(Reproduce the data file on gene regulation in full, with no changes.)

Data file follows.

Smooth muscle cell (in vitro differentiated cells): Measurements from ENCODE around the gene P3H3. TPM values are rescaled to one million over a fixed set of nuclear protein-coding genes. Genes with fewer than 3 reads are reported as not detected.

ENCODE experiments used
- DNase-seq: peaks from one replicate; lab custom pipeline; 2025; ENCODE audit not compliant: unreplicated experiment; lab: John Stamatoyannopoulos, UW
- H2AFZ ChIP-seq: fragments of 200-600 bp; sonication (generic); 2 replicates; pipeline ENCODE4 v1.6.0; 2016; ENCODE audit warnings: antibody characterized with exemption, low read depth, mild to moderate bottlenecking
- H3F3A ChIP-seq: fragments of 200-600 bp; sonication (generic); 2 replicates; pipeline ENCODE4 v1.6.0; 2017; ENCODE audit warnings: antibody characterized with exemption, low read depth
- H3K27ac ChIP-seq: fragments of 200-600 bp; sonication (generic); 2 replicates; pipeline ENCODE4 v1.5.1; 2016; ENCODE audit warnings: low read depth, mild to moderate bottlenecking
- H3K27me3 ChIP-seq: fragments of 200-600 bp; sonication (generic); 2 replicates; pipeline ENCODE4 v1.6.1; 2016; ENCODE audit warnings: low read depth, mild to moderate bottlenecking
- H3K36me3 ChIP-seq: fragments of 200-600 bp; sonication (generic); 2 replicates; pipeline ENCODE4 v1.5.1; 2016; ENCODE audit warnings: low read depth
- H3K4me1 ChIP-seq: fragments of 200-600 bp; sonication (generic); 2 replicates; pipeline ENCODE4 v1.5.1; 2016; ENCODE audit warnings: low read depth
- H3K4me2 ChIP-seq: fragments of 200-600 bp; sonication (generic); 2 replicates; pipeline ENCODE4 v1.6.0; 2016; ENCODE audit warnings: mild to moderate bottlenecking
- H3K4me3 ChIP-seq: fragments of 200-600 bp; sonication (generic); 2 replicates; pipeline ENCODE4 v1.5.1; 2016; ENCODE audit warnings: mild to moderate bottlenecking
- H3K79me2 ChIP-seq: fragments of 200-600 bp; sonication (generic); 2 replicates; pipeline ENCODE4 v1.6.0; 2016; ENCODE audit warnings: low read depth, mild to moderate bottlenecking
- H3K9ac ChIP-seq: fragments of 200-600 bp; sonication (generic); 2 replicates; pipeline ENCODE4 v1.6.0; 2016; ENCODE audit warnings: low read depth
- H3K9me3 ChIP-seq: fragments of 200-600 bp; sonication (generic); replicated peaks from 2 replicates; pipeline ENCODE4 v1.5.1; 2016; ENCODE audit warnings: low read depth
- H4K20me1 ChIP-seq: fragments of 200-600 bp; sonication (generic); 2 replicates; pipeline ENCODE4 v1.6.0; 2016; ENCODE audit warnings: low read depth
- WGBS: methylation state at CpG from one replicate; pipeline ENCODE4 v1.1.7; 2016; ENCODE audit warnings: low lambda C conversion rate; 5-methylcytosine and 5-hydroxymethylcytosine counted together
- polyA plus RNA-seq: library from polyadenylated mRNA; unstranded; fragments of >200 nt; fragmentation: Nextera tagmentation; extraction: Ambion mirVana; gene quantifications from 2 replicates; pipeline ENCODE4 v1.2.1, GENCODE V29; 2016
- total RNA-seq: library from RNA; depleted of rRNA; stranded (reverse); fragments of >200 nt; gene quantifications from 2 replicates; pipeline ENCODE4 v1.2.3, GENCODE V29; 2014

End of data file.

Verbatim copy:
Smooth muscle cell (in vitro differentiated cells): Measurements from ENCODE around the gene P3H3. TPM values are rescaled to one million over a fixed set of nuclear protein-coding genes. Genes with fewer than 3 reads are reported as not detected.

ENCODE experiments used
- DNase-seq: peaks from one replicate; lab custom pipeline; 2025; ENCODE audit not compliant: unreplicated experiment; lab: John Stamatoyannopoulos, UW
- H2AFZ ChIP-seq: fragments of 200-600 bp; sonication (generic); 2 replicates; pipeline ENCODE4 v1.6.0; 2016; ENCODE audit warnings: antibody characterized with exemption, low read depth, mild to moderate bottlenecking
- H3F3A ChIP-seq: fragments of 200-600 bp; sonication (generic); 2 replicates; pipeline ENCODE4 v1.6.0; 2017; ENCODE audit warnings: antibody characterized with exemption, low read depth
- H3K27ac ChIP-seq: fragments of 200-600 bp; sonication (generic); 2 replicates; pipeline ENCODE4 v1.5.1; 2016; ENCODE audit warnings: low read depth, mild to moderate bottlenecking
- H3K27me3 ChIP-seq: fragments of 200-600 bp; sonication (generic); 2 replicates; pipeline ENCODE4 v1.6.1; 2016; ENCODE audit warnings: low read depth, mild to moderate bottlenecking
- H3K36me3 ChIP-seq: fragments of 200-600 bp; sonication (generic); 2 replicates; pipeline ENCODE4 v1.5.1; 2016; ENCODE audit warnings: low read depth
- H3K4me1 ChIP-seq: fragments of 200-600 bp; sonication (generic); 2 replicates; pipeline ENCODE4 v1.5.1; 2016; ENCODE audit warnings: low read depth
- H3K4me2 ChIP-seq: fragments of 200-600 bp; sonication (generic); 2 replicates; pipeline ENCODE4 v1.6.0; 2016; ENCODE audit warnings: mild to moderate bottlenecking
- H3K4me3 ChIP-seq: fragments of 200-600 bp; sonication (generic); 2 replicates; pipeline ENCODE4 v1.5.1; 2016; ENCODE audit warnings: mild to moderate bottlenecking
- H3K79me2 ChIP-seq: fragments of 200-600 bp; sonication (generic); 2 replicates; pipeline ENCODE4 v1.6.0; 2016; ENCODE audit warnings: low read depth, mild to moderate bottlenecking
- H3K9ac ChIP-seq: fragments of 200-600 bp; sonication (generic); 2 replicates; pipeline ENCODE4 v1.6.0; 2016; ENCODE audit warnings: low read depth
- H3K9me3 ChIP-seq: fragments of 200-600 bp; sonication (generic); replicated peaks from 2 replicates; pipeline ENCODE4 v1.5.1; 2016; ENCODE audit warnings: low read depth
- H4K20me1 ChIP-seq: fragments of 200-600 bp; sonication (generic); 2 replicates; pipeline ENCODE4 v1.6.0; 2016; ENCODE audit warnings: low read depth
- WGBS: methylation state at CpG from one replicate; pipeline ENCODE4 v1.1.7; 2016; ENCODE audit warnings: low lambda C conversion rate; 5-methylcytosine and 5-hydroxymethylcytosine counted together
- polyA plus RNA-seq: library from polyadenylated mRNA; unstranded; fragments of >200 nt; fragmentation: Nextera tagmentation; extraction: Ambion mirVana; gene quantifications from 2 replicates; pipeline ENCODE4 v1.2.1, GENCODE V29; 2016
- total RNA-seq: library from RNA; depleted of rRNA; stranded (reverse); fragments of >200 nt; gene quantifications from 2 replicates; pipeline ENCODE4 v1.2.3, GENCODE V29; 2014